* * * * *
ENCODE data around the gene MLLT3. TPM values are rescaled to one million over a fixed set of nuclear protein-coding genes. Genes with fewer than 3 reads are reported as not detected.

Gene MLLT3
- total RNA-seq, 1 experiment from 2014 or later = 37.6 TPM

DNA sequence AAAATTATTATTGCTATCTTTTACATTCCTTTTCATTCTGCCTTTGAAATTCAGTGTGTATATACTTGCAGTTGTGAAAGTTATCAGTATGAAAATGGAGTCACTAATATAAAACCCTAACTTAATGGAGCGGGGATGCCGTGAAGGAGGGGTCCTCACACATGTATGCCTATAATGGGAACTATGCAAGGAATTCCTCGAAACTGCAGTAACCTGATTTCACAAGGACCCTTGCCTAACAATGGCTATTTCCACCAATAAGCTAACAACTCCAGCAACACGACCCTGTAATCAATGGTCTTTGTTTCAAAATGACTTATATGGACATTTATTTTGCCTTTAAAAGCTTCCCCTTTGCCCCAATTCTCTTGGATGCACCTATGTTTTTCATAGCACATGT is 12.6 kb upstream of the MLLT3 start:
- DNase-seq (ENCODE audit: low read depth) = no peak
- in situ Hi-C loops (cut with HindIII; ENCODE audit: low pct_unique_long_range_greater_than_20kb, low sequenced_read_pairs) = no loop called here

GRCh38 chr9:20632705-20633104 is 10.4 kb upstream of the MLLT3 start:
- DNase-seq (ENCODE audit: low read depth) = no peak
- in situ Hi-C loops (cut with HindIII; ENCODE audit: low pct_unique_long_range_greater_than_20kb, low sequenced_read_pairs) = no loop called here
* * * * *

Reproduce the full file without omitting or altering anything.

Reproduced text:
ENCODE data around the gene MLLT3. TPM values are rescaled to one million over a fixed set of nuclear protein-coding genes. Genes with fewer than 3 reads are reported as not detected.

Gene MLLT3
- total RNA-seq, 1 experiment from 2014 or later = 37.6 TPM

DNA sequence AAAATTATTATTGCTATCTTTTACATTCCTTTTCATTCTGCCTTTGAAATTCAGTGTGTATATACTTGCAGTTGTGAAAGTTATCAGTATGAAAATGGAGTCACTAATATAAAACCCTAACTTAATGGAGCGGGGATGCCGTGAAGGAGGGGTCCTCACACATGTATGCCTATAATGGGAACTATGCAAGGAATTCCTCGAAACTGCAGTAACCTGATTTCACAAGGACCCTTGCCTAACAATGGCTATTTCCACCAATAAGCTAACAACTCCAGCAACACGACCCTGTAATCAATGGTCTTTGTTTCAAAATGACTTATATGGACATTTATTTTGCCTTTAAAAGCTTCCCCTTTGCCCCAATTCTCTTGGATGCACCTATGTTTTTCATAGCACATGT is 12.6 kb upstream of the MLLT3 start:
- DNase-seq (ENCODE audit: low read depth) = no peak
- in situ Hi-C loops (cut with HindIII; ENCODE audit: low pct_unique_long_range_greater_than_20kb, low sequenced_read_pairs) = no loop called here

GRCh38 chr9:20632705-20633104 is 10.4 kb upstream of the MLLT3 start:
- DNase-seq (ENCODE audit: low read depth) = no peak
- in situ Hi-C loops (cut with HindIII; ENCODE audit: low pct_unique_long_range_greater_than_20kb, low sequenced_read_pairs) = no loop called here